When I climbed Mount Everest in 1993 I saw five dead bodies in the snow along the route. And on my descent, a fellow climber fell to his death. Dead bodies on the mountain are sadly nothing new. But whose was the oldest body on Everest?
Norbu Sherpa was the first climber to be killed on Mount Everest, and is the oldest body there. He died in an avalanche in 1922 along with six other Sherpas. His body was buried in the East Rongbuk Glacier in Tibet.
Oddly enough, my relative was involved in the accident and Norbu Sherpa was his personal servant. Being a doctor he pronounced Norbu dead at the scene and buried him. Here’s the full story.
The Story of the Oldest Body on Everest
My cousin Howard Somervell was an amazing man. He was known as Uncle Hunch in my family, and I met him when I was 13 and he was 81 years old. He told me about the camera he had lent to his friend George Mallory, and told me to go and find it (well, I did, but that’s another story).
He was climbing Everest in one of the earliest expeditions in the 1920s when the first death – that of his assistant Norbu Sherpa, happened.
Along with George Mallory and several others, Somervell was making a third and last desperate attempt to climb the mountain in bad snow conditions, with the slopes leading up to the North Col laden with fresh snow. They were obviously nervous:
“At 10.15 we started the ascent of the snowy slopes of the North Col, which are steepest near their lowest part. Here we considered it most likely that an avalanche would occur.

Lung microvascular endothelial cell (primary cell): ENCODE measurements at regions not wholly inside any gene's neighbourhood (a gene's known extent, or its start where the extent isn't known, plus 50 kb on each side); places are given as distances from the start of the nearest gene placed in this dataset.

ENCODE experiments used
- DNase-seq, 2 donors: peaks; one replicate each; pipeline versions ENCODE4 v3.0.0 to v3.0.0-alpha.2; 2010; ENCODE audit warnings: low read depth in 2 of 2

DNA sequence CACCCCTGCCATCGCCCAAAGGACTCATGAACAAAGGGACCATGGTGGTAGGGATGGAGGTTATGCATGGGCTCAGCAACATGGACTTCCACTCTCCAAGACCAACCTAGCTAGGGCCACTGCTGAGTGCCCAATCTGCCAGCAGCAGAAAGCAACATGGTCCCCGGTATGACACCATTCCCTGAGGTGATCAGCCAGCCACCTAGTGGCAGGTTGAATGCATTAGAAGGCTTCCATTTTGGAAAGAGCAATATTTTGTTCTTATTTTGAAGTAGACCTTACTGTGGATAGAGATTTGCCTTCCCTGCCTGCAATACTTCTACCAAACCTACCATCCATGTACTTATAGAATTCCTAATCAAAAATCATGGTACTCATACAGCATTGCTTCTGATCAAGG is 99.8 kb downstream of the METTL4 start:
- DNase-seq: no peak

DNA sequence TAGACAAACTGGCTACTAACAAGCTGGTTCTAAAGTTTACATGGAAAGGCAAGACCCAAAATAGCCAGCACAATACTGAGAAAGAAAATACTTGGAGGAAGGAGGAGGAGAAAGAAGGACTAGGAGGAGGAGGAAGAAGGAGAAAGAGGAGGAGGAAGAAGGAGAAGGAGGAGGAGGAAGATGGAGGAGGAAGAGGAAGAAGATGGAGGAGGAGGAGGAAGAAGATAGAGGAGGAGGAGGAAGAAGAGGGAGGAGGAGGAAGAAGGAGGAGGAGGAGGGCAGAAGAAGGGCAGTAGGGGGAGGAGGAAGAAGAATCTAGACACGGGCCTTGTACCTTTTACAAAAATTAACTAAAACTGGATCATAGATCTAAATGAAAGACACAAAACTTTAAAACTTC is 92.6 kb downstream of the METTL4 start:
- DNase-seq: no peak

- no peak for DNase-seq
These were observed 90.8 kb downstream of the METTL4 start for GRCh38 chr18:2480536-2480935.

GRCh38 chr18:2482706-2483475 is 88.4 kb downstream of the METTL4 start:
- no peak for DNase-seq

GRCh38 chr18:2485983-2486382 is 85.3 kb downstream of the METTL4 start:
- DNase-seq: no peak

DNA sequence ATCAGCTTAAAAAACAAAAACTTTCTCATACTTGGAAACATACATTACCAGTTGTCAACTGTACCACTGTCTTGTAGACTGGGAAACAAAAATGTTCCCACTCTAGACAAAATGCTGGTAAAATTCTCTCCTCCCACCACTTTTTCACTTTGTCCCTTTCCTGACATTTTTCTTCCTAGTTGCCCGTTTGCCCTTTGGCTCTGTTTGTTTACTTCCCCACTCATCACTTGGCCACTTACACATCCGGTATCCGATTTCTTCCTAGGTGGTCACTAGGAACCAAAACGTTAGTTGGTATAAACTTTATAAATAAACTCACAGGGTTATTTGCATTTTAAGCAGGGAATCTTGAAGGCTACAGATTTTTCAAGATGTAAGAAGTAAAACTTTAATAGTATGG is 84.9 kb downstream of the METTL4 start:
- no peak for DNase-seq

We tried to start one by stamping and jerking and treading out long trenches across the slope. But the snow would not budge, and we put all thoughts of such a possibility from our minds.”Howard Somervell, 1922
Somervell went first, unroped and kicking steps in the heavy soft snow. He was followed by Mallory, then a porter, then Crawford, and behind him thirteen more porters, all heavily laden.
This was a huge load for an avalanche-prone slope. Then it happened:
“I had reached a point only 600 feet below our objective, the camp on the Col, when, with a subdued report ominous in the softness of its violence, a crack suddenly appeared about 20 feet above me. The snow on which I was standing began to move, slowly at first then faster.
I was rolled over, and slid down under the snow on a swift journey which I was convinced was my last. So utterly certain of this was I that I felt no conscious fear. To my intense relief, however, the sliding mass began to slow up and, after a short time, stopped.”
Quite extraordinarily there was a photograph taken from Advanced Base Camp at the very moment of the avalanche. You can clearly see a long crack in the snow above the climbers.
To Somervell’s horror, he saw that some of the porters had been swept over an ice-cliff. He down-climbed with Mallory and Crawford and frantically dug for the men, knowing that freshly-avalanched snow freezes solid around a body, locking it in like concrete: